Hong Kong Secrets: Exploring the City’s Lesser-Known Spots

Hong Kong Secrets: Exploring the City’s Lesser-Known Spots

See a totally different side of Hong Kong than you’ve imagined: one that involves a fishing village, a geopark, and even a Noah’s Ark!

A couple of weeks ago, I took an extended break from my day job and hopped on a flight to Hong Kong. The official reason for the visit, as I told myself and those around me, was to collect my degree and graduation certificate after I had completed my studies there in 2017.

I’d been to Hong Kong quite a number of times before. In fact, I think it’s the city I’ve travelled to the most out of all the places I’ve been to. But stepping into Hong Kong this time around, I was swept up by this overwhelming sense of familiarity and nostalgia. I felt almost…home. Naturally, I decided to extend the duration of my stay just so I could get some well-deserved rest (read: escape) from work.

But the thing is, having lived in Hong Kong for close to a year, I’d already seen my fair share of Mong Koks, Victoria Peaks, Centrals, and Ladies Markets, etc. So, this time around, being afforded the luxury of having no set itinerary (or assignments and essays to deal with, geez), I decided to take my sweet time exploring the lesser known sights, places that often wouldn’t appear high on the list of ‘things to do in Hong Kong’.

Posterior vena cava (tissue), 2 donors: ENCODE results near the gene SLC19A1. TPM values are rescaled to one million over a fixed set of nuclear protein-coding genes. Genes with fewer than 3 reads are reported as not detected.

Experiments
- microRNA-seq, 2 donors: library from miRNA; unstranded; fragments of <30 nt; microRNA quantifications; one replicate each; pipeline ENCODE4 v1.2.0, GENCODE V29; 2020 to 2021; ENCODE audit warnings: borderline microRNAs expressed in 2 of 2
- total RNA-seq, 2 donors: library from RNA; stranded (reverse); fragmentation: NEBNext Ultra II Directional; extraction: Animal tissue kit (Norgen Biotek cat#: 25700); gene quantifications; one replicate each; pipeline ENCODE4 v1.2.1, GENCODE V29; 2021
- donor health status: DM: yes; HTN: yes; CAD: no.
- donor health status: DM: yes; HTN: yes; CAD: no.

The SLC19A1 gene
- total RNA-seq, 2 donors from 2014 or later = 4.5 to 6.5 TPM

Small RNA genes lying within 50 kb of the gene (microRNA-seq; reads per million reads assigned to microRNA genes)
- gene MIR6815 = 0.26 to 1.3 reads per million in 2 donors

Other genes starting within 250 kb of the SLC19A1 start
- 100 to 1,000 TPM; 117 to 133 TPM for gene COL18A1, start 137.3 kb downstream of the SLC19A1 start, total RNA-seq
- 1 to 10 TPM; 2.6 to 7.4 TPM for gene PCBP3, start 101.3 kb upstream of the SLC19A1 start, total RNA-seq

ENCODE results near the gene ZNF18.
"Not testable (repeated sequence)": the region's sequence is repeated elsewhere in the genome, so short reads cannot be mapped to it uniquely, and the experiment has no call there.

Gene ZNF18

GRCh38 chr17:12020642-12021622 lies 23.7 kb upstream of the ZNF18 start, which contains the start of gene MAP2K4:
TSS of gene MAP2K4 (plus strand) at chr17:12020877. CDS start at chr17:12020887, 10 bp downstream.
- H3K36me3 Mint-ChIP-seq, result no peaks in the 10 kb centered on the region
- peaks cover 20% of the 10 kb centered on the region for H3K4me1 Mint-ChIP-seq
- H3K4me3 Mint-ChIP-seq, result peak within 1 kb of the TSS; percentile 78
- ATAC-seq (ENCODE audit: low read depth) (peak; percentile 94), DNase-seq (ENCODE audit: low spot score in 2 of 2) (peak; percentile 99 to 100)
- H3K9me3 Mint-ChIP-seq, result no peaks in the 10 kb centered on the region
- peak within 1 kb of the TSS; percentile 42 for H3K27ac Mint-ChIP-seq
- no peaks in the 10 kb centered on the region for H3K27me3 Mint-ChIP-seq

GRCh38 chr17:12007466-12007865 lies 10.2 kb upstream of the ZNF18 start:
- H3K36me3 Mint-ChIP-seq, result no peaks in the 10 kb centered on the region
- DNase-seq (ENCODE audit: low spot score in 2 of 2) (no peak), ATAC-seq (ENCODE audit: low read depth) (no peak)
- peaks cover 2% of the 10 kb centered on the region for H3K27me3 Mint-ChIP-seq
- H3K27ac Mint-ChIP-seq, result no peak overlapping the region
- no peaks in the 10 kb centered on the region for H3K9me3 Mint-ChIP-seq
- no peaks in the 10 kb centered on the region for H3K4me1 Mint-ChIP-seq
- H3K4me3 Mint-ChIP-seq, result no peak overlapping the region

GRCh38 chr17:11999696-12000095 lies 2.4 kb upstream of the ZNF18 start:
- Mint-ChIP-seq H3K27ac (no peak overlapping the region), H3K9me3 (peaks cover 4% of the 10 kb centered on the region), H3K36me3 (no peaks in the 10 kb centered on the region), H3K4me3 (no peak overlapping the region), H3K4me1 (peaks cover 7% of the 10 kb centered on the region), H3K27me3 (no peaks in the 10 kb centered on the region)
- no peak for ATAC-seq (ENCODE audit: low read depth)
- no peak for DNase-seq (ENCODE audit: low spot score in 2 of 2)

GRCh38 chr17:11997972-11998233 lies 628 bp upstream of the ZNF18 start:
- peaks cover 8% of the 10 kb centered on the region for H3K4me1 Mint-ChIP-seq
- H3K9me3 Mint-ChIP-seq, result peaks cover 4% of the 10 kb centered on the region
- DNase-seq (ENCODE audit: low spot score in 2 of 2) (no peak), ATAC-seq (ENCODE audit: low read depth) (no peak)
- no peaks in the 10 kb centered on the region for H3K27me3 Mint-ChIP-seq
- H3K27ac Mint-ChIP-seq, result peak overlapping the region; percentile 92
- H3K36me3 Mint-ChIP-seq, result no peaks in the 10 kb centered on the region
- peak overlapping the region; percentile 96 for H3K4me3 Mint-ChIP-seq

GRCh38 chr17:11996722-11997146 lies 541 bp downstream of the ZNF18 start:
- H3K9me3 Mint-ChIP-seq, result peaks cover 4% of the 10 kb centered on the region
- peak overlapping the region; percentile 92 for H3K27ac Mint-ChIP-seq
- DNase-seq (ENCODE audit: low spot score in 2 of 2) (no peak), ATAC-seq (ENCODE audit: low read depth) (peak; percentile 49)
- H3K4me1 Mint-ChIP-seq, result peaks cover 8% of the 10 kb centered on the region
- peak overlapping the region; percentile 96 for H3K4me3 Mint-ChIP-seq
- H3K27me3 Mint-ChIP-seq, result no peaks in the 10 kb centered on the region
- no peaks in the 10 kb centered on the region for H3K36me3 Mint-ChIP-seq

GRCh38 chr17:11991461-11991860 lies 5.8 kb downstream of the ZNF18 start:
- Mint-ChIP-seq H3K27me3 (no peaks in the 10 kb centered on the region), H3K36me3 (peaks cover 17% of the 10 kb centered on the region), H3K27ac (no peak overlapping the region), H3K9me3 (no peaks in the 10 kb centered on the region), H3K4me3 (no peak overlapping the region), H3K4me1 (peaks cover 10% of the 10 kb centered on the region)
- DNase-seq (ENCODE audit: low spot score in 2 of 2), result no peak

And because I’m such a nice guy, let me share some of these criminally underrated gems with you!

Kowloon City

Of course, one of the first things I did in Hong Kong was to make a trip to Kowloon City, the place I called home during my tenure as a student. Located right on the fringes of the touristy Mong Kok/Prince Edward district, Kowloon City operates at a much slower pace that’s immediately noticeable as you enter the area.

As you stop off at the nearest MTR station, you will notice that there are no mammoth crowds and no suffocatingly long lines at the ticketing counters. However, despite its lack of ‘glitz and glamour’, Kowloon City is still well-worth a visit.

To start, Kowloon City is a treasure trove of culinary experiences with multiple restaurants lining the many streets in the vicinity. Because of the high number of foreign workers there, the area is famous for its Thai and Vietnamese eateries, in addition to the usual Cantonese delights, baked goods and traditional desserts.

When I was a student, I used to stroll along Lion Rock Road, Nga Tsin Long Road, and Nam Kok Road in search of food (and face the agony of having to make a choice between the many options) and I definitely recommend starting there to find some of the best food in Hong Kong.